The end of this particular road

After five months, twelve thousand kilometres, one broken tent, one puncture and an awful lot of insect repellent, we’ve spent the past week back-tracking across the country to bring this trip to a close. We have stitched together some of South Africa’s finest sights with some of its most breath-taking driving routes, but it’s probably fair to say that we don’t need to hear any more Julia Donaldson CD audio books for a while.

At the beginning of all this we – and others – held some reservations about the potential safety concerns of a journey of this nature in South Africa and so it is worth a mention here then, that these fears were thankfully not realised. Other than one minor incident of petty theft in Port St Johns, our pathway through this spectacular country has been a smooth one. Indeed, the people we have encountered along the way have seemed to want nothing more than to help us out and to accommodate our boisterous travelling roadshow.

Our young party accounted for the fact that we had to move slowly, stay for a while and not include anything particularly out of the ordinary – all of which allowed us to indulge in a pretty unique southern hemisphere summer. It is unlikely that we will ever again all fall asleep in the same tent and be woken at day break in quite the same manner. And while we remain optimistic, it is hard to imagine that we will ever again enjoy the collective enthusiasm received from our three daughters at the start of each day; be it for a hike, a swim, reading the same book again, setting up camp, packing up camp, or just more colouring. However, the past few months haven’t always gone to plan and certainly there has been some childish bickering along the way (and the kids have had some disagreements too), but by placing ourselves in some less-than-typical situations, we have been served an invaluable lesson in just how creative these youngsters can be.

Of course, the most pleasing element of bringing the curtain down on this chapter is that we can finally provide a satisfactory answer to the most frequently uttered question from the past five months: are we nearly there yet? Yes, we are.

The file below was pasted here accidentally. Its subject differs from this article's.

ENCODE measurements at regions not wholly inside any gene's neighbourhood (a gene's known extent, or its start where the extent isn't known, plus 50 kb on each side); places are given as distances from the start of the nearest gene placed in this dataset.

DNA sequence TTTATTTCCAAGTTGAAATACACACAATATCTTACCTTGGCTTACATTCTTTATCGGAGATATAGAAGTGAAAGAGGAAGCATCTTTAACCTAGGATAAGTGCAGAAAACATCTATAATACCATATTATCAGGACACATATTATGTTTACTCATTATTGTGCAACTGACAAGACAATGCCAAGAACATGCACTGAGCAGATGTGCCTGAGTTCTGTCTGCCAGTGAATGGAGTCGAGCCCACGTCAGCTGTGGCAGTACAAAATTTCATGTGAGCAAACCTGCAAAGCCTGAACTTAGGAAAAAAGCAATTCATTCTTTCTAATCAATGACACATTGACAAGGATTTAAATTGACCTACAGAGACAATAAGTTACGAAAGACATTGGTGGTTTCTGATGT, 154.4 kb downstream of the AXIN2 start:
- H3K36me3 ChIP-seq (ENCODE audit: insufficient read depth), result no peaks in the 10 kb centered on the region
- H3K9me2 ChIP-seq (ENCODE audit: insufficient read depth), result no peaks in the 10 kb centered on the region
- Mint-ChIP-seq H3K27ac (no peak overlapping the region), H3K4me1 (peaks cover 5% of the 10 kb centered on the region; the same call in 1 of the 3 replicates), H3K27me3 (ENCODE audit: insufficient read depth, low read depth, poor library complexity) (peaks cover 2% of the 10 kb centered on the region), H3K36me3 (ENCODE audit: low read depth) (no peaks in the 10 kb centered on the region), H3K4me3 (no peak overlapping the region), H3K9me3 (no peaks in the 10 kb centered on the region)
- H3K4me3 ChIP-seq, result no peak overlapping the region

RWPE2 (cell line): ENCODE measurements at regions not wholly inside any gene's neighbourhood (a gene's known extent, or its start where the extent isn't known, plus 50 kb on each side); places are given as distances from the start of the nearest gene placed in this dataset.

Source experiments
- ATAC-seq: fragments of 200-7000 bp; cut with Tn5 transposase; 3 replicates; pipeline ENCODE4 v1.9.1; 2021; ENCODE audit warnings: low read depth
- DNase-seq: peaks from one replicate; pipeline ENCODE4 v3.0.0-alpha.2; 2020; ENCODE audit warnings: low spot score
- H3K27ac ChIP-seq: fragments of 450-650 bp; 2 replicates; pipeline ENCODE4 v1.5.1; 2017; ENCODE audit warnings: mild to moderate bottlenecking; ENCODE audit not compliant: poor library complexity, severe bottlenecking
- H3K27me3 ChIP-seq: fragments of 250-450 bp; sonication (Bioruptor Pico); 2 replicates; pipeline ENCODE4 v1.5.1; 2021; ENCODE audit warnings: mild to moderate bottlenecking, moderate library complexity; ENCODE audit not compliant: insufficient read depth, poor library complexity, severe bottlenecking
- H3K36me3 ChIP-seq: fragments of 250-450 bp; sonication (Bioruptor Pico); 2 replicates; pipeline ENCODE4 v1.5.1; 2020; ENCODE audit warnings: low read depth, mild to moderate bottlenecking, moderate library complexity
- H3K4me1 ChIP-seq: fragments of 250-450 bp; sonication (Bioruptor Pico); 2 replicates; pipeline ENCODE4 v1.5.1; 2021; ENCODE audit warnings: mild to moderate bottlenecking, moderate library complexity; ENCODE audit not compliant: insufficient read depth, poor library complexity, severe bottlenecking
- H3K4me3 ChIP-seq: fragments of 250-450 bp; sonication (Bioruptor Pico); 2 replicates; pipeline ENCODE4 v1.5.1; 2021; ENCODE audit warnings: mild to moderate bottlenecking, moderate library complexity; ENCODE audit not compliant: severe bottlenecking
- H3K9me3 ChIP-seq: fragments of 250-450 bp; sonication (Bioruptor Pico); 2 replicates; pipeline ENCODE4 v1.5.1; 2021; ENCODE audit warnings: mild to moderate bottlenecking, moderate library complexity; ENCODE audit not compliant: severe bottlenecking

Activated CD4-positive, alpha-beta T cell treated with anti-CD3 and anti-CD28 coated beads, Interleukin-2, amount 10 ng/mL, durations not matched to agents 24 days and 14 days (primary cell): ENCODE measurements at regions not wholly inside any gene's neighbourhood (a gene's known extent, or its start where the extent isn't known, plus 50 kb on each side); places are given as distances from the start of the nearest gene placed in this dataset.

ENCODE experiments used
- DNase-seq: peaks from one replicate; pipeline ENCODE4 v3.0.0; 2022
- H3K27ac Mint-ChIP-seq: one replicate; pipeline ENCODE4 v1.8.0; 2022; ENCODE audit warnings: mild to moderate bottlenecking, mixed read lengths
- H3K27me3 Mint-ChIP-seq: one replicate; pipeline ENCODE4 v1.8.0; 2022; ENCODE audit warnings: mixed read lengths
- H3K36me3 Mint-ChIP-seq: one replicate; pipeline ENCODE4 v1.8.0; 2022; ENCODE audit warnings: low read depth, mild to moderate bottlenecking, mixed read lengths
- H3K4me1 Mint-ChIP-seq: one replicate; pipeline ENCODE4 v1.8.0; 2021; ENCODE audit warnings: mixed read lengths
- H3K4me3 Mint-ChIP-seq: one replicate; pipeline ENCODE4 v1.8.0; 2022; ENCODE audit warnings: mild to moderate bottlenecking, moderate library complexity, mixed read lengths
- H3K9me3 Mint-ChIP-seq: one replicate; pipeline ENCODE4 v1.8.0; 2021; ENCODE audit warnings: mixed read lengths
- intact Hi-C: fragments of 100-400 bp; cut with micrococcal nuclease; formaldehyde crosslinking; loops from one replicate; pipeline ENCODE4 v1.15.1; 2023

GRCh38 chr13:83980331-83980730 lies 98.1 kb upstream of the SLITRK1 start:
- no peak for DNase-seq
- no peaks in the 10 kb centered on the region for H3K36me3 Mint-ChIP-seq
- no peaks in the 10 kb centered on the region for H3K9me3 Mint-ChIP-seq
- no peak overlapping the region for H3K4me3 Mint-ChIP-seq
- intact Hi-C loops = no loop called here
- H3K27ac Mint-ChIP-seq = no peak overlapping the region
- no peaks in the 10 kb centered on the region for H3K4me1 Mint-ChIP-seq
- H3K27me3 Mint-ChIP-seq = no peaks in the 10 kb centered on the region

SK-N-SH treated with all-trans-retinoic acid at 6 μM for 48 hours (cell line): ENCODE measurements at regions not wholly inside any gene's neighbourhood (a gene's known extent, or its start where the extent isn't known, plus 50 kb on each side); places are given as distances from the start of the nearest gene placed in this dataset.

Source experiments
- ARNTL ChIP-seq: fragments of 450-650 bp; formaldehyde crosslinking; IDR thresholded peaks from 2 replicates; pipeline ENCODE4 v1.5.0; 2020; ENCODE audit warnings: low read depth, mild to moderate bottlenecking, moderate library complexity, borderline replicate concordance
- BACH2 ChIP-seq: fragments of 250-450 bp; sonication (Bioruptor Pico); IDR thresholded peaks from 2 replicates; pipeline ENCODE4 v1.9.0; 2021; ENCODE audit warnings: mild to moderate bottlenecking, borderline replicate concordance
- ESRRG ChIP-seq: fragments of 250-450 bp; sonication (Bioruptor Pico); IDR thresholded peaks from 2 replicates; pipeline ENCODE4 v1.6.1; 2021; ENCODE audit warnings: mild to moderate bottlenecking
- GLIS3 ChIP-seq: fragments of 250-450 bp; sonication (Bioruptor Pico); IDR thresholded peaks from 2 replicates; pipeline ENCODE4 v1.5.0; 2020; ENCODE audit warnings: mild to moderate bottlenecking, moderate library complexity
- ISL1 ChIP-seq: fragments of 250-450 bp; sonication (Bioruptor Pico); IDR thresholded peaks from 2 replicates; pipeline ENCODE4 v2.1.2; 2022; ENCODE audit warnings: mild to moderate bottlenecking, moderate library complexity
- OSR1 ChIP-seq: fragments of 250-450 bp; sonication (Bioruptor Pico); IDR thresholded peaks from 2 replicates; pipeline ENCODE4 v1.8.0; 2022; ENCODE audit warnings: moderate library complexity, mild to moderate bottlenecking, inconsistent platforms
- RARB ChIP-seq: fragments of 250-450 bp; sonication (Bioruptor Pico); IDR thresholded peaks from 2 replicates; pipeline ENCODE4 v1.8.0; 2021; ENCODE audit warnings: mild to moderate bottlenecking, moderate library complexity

We found the end
No more morning game drives for a while
Probably time to run a comb through the hair now
Cheerio, until next time

The Orange River

The Orange River isn’t as well-celebrated as some of the other great African rivers, but as the longest within South Africa it is worth some attention. Our first week was spent on the banks of this river, overlooking a watercourse at least one hundred meters wide. Our second week was spent within earshot of the same water funneling through a granite channel no more than the width of a swimming pool. The resulting waterfall is quite a sight, in quite the setting.

Augrabies Falls (and if you’re not South African, you’re almost certainly pronouncing that incorrectly) was a pretty impressive spectacle when we were in town. However, had we been here a month earlier – immediately after some particularly heavy rains – we would have seen something considerably more spectacular. Had we been here in 1988 or 2011, we would have seen Mother Nature at her most devastatingly awesome, and it is worth a google search of these flood years to see just how volatile this river can be.

The setting for all this has been the Northern Cape, which is the least densely populated of South Africa’s nine provinces. There isn’t much unnatural noise or light pollution in this part of the world and the people we have encountered along the way have been overwhelmingly hospitable. Without trying, this leg has delivered some easy camping spots, some excellent day hikes and plentiful peaceful evenings. It has been a rather pleasant few weeks really.

The Green-ish Kalahari

The attraction of the Kalahari was well established with us before our arrival and while we were prepared for the heat and the vastness of the place, we hadn’t expected it to be quite so green. Parts of southern Africa have received some much needed rainfall recently and as a result this corner of South Africa has adopted a much lusher appearance; we even met a few folks who had made the journey specifically to witness these unique conditions. This did present us with a bit of a quandary though, as we had spent the past couple of weeks describing to the girls in great detail what they should expect to see during our trip to the desert. The twelve hours of rain shortly after our arrival only added to their general confusion. Mum and Dad’s home-schooling was starting to lose credibility.